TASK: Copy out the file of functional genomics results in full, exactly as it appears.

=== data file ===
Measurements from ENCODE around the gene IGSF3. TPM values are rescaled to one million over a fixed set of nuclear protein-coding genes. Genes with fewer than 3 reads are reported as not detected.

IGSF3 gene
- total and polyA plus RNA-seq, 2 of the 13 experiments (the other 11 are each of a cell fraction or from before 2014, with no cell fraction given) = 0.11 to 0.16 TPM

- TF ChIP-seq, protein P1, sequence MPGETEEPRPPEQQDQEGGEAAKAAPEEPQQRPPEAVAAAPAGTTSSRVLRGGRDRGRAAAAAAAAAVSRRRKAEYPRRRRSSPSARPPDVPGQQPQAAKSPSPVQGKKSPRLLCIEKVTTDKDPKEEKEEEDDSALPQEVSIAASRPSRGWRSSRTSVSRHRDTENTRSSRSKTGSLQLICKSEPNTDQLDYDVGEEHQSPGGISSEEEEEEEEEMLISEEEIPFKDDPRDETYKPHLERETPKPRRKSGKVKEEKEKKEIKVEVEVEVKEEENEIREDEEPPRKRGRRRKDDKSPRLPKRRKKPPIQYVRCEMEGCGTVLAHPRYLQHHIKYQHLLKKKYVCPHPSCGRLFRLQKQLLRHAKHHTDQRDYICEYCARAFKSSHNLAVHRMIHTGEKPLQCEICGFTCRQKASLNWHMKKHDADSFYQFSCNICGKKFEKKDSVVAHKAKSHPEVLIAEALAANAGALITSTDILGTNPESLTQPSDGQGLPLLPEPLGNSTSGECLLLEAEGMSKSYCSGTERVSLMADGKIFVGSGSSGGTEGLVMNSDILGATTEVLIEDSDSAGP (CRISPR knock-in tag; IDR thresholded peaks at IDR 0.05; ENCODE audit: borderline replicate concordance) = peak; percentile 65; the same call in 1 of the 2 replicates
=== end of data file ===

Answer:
Measurements from ENCODE around the gene IGSF3. TPM values are rescaled to one million over a fixed set of nuclear protein-coding genes. Genes with fewer than 3 reads are reported as not detected.

IGSF3 gene
- total and polyA plus RNA-seq, 2 of the 13 experiments (the other 11 are each of a cell fraction or from before 2014, with no cell fraction given) = 0.11 to 0.16 TPM

- TF ChIP-seq, protein P1, sequence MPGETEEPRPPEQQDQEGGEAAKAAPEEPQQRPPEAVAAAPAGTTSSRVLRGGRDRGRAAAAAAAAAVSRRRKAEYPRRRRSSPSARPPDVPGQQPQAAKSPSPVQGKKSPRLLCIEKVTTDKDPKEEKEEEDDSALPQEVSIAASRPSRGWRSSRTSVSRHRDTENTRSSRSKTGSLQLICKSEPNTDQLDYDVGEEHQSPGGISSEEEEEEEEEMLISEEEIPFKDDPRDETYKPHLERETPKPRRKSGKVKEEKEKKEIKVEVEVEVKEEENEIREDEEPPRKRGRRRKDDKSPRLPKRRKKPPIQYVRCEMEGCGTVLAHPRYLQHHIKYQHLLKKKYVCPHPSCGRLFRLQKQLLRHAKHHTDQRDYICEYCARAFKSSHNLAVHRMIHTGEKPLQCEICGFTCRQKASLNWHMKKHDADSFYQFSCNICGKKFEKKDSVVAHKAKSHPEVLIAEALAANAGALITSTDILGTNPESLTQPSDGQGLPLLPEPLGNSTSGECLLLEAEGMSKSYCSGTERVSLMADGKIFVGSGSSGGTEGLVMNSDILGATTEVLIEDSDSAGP (CRISPR knock-in tag; IDR thresholded peaks at IDR 0.05; ENCODE audit: borderline replicate concordance) = peak; percentile 65; the same call in 1 of the 2 replicates